Manufacturer Work Sounds

Extroverts prefer to work in a hustle and bustle environment. They are the ones who work best in a busy coffee shop with movement and chatter all around them. You don’t have to work in a busy office to experience an energetic vibe—you can create your own. Try listening to background soundtracks like this one on Spotify.

Take Breaks with a Friend

If you feel isolated while working from home, set up virtual coffee and lunch breaks with friends and coworkers. Most likely, your friends are stuck in their make-shift home office as well, so it will be good for them too. Heck, you can do this every day of the week with different people if you want.

So Where Do You Go from Here?

No matter what you find yourself struggling with as a remote worker, this unpredicted situation is an opportunity to learn about yourself. Learning to accommodate other personality types we are stuck at home with also gives you a chance to learn how to live more harmoniously with those in your household.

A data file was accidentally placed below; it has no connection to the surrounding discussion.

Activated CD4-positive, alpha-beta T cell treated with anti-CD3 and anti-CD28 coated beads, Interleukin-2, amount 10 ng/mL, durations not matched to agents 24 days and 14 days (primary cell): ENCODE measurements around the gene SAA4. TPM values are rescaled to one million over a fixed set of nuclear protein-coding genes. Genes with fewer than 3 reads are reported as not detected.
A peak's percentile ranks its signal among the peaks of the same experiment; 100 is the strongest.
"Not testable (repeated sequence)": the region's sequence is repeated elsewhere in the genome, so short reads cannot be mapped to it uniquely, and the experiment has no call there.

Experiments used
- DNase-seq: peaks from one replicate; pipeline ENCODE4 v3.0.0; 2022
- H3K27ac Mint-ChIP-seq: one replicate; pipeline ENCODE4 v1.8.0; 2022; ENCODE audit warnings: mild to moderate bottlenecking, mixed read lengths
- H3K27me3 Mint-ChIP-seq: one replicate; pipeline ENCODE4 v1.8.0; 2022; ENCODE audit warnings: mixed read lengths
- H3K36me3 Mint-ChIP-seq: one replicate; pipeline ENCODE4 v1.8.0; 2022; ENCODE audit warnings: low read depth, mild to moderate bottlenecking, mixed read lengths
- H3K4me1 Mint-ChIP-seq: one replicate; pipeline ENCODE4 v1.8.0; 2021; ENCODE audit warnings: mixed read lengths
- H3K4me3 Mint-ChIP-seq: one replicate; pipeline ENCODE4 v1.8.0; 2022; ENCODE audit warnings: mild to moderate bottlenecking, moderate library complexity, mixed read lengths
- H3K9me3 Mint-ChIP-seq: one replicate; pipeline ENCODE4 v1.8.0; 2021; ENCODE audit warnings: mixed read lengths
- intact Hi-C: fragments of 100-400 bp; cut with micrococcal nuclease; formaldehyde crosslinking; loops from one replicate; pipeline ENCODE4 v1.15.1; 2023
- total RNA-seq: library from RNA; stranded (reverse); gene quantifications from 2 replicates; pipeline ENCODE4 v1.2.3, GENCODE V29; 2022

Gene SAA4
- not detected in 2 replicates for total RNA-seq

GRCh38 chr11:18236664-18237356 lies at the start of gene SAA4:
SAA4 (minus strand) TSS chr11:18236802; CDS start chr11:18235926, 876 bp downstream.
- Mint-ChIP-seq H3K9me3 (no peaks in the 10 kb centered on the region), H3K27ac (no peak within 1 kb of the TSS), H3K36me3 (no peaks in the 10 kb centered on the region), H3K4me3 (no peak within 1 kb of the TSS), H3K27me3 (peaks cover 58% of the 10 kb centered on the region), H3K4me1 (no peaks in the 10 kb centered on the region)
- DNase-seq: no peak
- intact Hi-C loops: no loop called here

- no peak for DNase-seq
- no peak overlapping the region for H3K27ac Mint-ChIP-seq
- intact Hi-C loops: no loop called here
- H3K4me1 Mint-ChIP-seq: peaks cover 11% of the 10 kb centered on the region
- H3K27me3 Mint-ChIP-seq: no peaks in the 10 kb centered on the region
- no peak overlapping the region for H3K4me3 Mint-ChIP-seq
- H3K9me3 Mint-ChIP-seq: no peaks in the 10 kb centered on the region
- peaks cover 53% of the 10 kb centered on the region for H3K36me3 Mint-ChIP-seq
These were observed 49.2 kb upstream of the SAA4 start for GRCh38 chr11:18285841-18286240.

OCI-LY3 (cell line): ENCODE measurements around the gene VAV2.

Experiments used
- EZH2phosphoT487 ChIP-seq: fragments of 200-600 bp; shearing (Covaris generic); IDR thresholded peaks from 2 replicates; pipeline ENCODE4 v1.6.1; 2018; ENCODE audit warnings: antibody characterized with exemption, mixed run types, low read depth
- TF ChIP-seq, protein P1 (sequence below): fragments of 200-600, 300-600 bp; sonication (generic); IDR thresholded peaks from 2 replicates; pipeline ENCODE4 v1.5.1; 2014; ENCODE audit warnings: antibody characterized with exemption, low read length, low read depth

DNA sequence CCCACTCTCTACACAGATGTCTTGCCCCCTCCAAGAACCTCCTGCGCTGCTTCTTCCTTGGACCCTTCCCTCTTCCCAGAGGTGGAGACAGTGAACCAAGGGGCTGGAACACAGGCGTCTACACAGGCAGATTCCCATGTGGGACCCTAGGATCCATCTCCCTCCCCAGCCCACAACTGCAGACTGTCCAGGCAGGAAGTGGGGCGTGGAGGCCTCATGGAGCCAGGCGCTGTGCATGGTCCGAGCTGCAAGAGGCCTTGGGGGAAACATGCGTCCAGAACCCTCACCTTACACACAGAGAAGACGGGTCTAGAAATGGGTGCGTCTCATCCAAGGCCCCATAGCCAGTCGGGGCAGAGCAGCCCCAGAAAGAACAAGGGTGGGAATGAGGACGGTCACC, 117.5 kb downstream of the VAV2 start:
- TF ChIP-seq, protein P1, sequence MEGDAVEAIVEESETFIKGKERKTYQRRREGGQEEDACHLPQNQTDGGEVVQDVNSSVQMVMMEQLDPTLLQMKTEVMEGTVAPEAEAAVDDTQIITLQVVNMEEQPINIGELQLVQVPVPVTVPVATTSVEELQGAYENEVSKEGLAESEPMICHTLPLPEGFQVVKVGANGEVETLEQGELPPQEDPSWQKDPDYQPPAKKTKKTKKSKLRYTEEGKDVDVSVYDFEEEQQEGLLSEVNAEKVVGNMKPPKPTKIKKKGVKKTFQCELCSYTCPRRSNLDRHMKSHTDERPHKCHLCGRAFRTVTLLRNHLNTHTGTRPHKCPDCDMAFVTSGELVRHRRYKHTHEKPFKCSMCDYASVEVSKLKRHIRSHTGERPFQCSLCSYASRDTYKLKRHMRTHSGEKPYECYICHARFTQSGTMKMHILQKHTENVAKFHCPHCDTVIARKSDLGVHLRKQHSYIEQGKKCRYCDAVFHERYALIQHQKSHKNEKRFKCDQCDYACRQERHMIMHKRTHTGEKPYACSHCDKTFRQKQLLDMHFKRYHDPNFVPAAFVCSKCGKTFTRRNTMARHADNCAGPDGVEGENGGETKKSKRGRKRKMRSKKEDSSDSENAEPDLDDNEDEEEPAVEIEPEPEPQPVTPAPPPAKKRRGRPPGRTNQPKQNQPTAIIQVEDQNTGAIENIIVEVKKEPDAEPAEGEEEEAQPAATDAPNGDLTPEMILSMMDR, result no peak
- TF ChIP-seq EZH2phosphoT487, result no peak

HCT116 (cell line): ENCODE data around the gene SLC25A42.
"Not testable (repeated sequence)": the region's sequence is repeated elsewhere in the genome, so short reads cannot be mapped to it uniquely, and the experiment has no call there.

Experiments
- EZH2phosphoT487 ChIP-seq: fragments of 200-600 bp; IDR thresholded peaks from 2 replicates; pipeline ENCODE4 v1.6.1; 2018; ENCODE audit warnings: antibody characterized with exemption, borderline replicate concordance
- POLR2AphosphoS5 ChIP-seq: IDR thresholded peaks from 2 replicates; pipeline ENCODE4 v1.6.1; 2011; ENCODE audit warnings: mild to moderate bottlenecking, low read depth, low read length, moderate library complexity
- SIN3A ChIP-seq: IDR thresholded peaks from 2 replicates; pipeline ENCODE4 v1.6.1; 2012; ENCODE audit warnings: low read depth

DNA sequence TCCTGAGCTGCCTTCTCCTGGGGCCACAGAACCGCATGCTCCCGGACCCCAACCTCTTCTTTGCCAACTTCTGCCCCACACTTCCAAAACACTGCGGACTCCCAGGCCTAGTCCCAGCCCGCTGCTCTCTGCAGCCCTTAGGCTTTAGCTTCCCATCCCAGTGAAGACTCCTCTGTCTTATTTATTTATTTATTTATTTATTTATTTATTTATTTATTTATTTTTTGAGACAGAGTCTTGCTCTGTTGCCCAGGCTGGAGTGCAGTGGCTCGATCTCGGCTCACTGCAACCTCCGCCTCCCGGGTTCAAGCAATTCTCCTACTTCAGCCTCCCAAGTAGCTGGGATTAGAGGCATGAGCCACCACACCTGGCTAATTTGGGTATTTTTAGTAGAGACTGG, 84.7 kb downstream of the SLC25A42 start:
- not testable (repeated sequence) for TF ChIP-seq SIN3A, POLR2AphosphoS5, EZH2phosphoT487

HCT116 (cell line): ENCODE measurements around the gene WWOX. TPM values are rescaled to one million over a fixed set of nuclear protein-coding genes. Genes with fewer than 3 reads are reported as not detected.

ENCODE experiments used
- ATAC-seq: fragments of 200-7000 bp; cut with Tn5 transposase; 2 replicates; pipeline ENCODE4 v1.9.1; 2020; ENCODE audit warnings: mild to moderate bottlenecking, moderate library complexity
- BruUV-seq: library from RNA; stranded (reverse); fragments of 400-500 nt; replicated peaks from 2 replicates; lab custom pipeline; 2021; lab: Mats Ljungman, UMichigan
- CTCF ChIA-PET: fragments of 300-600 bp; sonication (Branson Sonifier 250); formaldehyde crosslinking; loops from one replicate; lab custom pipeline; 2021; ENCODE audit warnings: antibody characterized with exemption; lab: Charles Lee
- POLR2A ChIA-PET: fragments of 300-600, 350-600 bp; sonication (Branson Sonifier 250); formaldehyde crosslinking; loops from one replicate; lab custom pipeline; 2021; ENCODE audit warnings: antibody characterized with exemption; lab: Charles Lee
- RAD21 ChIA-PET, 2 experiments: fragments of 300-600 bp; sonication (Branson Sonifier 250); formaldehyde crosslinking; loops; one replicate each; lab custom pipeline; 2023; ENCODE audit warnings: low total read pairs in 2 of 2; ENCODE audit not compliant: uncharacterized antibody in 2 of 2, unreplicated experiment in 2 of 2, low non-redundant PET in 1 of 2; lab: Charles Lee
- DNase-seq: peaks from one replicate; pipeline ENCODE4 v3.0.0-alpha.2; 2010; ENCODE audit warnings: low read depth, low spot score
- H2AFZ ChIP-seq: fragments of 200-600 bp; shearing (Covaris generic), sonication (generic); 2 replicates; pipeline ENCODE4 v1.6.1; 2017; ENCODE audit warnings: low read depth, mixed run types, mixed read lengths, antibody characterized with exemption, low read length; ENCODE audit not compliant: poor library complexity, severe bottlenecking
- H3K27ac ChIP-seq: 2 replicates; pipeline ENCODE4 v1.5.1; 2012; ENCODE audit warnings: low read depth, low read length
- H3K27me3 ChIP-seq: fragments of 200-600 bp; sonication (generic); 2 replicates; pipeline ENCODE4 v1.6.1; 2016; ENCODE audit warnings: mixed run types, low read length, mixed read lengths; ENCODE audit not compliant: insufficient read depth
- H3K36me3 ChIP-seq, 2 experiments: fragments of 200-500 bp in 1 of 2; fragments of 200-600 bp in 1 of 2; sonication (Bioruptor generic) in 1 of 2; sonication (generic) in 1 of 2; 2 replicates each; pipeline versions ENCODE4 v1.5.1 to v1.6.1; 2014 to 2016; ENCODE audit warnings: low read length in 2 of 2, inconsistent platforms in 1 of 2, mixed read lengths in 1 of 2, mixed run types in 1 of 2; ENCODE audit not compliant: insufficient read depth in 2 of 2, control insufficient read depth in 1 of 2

Since you can’t change the situation, you’ll be happier if you decide to learn from the experience. In this way, you’ll open the door to new growth and opportunity, no matter what comes next. This holds true for introvert and extrovert alike.

What challenges have you experienced since being forced to work from home? Share in the comments.

 

Gilian BakerGilian Baker is a former English professor turned mystery author and writing coach. She uses personality theory and brain science to help intuitive writers embrace their unique writing process so they can overcome their creative blocks and write books readers crave. If you are an introverted writer who is struggling to get their book finished, go here to schedule a free Story Strategy SessionTogether, we’ll dig into how you can crush your creative blocks!

Grab her first book, Blogging is Murder, for free on her website.

 

We blog here at misterio press about twice a month, usually on Tuesdays. Sometimes we talk about serious topics, and sometimes we just have some fun.